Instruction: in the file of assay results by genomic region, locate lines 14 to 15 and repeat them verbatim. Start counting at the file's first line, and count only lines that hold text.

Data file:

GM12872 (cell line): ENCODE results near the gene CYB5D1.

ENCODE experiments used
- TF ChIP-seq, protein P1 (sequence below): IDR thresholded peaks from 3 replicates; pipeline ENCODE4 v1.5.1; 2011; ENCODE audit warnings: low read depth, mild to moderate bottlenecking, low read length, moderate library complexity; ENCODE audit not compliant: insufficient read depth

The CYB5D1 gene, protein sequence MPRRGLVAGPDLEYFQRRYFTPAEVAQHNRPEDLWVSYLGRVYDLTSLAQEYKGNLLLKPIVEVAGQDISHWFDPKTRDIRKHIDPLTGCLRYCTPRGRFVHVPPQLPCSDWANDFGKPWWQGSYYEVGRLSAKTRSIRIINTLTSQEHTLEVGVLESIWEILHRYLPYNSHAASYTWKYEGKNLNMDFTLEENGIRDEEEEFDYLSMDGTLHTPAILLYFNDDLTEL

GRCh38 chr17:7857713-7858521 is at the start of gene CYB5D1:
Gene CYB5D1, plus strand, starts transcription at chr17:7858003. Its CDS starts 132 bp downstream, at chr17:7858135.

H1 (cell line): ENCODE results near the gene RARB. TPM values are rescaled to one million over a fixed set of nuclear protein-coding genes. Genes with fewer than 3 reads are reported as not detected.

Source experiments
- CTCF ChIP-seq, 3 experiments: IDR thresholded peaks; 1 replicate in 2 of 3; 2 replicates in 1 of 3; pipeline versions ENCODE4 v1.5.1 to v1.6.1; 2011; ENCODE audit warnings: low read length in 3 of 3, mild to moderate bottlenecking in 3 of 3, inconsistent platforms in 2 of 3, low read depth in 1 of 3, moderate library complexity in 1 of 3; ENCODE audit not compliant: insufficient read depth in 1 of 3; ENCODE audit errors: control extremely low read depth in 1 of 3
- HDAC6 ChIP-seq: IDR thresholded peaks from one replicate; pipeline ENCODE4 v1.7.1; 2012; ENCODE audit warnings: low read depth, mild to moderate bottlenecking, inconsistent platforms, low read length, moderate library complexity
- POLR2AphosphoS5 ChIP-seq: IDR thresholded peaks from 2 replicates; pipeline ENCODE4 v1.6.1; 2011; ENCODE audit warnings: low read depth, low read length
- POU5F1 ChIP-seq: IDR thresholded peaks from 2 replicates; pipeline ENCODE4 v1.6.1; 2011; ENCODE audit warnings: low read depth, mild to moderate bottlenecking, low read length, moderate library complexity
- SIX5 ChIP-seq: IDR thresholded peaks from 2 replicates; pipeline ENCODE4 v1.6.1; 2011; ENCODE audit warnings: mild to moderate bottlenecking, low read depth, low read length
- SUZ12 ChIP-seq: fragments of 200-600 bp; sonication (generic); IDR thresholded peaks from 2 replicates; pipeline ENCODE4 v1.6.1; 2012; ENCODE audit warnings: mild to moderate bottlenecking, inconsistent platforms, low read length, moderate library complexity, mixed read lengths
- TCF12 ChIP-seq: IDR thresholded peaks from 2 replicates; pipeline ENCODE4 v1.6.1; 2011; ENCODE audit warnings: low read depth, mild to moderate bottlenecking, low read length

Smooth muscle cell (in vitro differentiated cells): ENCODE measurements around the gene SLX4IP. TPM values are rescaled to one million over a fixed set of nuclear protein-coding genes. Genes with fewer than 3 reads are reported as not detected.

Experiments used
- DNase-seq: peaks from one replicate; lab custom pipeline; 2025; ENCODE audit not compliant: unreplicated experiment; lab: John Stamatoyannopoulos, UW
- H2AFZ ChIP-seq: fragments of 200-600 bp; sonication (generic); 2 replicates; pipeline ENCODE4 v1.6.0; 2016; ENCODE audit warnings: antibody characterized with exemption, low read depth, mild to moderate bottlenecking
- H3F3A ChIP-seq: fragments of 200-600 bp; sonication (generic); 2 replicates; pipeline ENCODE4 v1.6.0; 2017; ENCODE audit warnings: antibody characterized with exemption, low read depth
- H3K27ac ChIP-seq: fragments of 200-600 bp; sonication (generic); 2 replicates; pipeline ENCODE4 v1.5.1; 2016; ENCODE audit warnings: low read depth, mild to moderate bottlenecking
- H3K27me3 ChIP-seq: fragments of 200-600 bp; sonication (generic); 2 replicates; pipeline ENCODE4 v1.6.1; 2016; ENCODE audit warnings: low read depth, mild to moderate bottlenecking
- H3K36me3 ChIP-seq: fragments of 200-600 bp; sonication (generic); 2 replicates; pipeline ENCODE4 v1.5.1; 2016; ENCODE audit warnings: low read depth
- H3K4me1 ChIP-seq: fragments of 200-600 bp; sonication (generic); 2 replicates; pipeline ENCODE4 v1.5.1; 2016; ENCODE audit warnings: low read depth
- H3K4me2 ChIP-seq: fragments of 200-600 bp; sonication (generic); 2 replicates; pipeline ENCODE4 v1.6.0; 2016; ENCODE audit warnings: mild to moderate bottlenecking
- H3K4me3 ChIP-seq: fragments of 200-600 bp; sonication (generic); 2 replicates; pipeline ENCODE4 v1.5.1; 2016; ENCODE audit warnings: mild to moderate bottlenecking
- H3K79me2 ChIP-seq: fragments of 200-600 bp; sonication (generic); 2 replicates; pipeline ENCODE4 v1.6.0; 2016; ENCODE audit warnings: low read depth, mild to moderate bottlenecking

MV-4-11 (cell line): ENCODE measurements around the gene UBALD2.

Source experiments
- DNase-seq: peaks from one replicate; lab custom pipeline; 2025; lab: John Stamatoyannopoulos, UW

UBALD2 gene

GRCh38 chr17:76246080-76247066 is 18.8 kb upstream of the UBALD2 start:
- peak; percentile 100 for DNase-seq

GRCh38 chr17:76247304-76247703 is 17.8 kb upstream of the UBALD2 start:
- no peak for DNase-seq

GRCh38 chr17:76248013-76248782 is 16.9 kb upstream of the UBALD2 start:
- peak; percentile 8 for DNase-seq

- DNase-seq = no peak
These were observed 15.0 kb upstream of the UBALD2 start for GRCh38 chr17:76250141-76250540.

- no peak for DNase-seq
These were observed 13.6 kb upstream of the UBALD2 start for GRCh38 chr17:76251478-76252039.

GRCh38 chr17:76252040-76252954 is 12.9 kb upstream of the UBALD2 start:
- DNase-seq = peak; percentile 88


- SUZ12 ChIP-seq: fragments of 200-600 bp; sonication (generic); IDR thresholded peaks from 2 replicates; pipeline ENCODE4 v1.6.1; 2012; ENCODE audit warnings: mild to moderate bottlenecking, inconsistent platforms, low read length, moderate library complexity, mixed read lengths
- TCF12 ChIP-seq: IDR thresholded peaks from 2 replicates; pipeline ENCODE4 v1.6.1; 2011; ENCODE audit warnings: low read depth, mild to moderate bottlenecking, low read length